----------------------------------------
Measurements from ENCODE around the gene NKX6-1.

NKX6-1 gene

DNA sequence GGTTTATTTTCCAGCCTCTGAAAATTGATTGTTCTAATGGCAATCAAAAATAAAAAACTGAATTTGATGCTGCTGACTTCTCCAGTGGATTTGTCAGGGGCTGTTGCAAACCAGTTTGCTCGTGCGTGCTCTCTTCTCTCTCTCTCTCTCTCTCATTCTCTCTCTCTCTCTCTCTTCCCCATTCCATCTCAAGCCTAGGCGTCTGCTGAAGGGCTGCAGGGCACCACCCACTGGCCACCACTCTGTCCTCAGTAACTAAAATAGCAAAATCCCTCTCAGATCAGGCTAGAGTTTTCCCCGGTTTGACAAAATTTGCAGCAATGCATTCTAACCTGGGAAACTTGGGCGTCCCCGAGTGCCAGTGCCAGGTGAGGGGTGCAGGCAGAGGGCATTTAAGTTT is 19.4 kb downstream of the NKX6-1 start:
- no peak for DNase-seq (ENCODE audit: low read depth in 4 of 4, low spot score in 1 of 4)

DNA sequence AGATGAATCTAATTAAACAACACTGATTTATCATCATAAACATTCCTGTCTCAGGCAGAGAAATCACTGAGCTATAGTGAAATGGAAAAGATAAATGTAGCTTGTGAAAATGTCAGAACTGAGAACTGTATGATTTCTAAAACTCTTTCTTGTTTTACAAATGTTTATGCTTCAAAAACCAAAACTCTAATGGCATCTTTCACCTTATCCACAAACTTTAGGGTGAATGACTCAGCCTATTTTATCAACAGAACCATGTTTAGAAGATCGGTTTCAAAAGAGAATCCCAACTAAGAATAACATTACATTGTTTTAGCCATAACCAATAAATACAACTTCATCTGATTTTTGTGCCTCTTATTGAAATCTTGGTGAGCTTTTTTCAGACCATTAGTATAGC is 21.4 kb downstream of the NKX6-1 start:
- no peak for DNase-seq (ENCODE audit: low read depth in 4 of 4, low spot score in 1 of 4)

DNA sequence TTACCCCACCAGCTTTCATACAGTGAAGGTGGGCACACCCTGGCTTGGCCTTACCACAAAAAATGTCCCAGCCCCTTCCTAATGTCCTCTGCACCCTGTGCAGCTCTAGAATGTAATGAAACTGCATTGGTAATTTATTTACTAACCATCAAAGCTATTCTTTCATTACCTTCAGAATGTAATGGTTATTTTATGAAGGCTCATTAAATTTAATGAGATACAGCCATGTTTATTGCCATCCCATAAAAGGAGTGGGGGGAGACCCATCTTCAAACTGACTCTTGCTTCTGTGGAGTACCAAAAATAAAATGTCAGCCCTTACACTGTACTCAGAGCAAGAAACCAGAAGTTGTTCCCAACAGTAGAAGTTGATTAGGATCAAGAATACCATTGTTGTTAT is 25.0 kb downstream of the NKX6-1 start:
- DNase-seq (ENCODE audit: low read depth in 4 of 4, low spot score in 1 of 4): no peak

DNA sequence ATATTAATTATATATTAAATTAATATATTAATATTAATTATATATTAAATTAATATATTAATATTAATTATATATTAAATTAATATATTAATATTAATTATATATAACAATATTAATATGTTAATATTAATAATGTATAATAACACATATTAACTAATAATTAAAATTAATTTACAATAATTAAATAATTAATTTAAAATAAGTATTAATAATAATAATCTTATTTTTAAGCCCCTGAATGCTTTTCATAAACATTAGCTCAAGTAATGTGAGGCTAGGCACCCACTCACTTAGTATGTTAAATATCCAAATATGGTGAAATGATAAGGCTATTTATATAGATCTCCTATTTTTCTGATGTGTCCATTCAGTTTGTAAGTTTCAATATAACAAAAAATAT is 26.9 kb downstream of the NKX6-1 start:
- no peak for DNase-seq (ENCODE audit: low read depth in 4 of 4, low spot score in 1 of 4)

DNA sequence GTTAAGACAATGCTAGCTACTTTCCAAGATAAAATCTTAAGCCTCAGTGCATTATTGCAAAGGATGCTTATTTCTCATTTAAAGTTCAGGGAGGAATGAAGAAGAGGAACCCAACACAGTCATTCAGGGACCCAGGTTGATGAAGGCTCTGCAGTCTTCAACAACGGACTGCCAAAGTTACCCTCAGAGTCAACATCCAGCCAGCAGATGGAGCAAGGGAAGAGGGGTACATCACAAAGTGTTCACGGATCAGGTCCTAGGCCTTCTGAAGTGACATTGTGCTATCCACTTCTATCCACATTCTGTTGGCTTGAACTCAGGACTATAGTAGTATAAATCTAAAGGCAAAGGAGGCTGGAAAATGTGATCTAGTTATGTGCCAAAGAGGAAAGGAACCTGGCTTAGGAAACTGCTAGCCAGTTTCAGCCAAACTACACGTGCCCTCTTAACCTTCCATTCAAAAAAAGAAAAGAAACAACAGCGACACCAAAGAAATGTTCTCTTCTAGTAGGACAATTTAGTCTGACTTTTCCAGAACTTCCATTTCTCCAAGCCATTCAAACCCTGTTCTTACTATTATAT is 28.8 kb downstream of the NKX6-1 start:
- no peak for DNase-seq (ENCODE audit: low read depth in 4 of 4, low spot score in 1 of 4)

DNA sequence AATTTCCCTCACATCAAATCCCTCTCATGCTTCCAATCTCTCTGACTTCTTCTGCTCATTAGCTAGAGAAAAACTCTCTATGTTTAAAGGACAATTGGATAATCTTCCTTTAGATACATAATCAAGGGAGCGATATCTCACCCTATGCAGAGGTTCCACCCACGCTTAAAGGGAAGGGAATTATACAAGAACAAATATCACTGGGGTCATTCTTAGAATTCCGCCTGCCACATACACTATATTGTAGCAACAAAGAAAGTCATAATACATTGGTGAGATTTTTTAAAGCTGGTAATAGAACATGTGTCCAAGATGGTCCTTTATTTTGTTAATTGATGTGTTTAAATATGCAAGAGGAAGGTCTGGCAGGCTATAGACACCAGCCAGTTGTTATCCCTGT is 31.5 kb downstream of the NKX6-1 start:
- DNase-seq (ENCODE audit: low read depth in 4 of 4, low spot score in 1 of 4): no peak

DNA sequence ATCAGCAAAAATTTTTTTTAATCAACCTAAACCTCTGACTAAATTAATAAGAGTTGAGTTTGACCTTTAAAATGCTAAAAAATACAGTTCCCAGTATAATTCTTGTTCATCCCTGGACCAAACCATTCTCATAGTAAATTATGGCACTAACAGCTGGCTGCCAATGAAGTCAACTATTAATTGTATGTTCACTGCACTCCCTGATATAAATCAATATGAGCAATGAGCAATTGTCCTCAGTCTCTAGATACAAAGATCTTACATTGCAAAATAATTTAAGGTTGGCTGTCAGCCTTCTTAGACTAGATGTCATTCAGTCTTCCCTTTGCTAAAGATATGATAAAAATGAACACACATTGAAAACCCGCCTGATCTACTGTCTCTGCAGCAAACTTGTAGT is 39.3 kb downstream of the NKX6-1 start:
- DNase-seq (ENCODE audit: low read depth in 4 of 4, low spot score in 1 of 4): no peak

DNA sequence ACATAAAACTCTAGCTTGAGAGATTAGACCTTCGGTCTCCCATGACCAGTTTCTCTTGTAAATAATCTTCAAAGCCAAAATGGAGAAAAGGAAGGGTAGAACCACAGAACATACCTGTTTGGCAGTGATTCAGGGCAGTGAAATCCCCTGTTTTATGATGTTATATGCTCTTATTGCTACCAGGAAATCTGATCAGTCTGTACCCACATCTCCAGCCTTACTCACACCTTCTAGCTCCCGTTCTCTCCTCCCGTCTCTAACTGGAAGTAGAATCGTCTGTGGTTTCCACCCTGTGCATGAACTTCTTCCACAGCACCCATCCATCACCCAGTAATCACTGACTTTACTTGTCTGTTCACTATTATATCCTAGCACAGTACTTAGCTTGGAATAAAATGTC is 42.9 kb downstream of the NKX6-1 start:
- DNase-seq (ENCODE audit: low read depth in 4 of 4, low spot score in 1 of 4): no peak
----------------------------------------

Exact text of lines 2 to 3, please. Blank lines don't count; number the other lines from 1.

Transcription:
NKX6-1 gene

DNA sequence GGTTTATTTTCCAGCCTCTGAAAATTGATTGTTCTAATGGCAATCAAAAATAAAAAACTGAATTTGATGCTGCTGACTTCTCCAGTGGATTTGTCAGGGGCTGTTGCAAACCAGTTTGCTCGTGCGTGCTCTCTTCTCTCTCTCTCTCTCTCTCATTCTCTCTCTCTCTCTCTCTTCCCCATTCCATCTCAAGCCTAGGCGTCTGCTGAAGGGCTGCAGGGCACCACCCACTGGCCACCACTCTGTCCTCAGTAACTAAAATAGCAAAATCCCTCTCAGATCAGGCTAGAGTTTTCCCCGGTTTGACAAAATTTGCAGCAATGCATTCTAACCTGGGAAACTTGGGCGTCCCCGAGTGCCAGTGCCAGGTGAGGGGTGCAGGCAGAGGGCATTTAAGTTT is 19.4 kb downstream of the NKX6-1 start: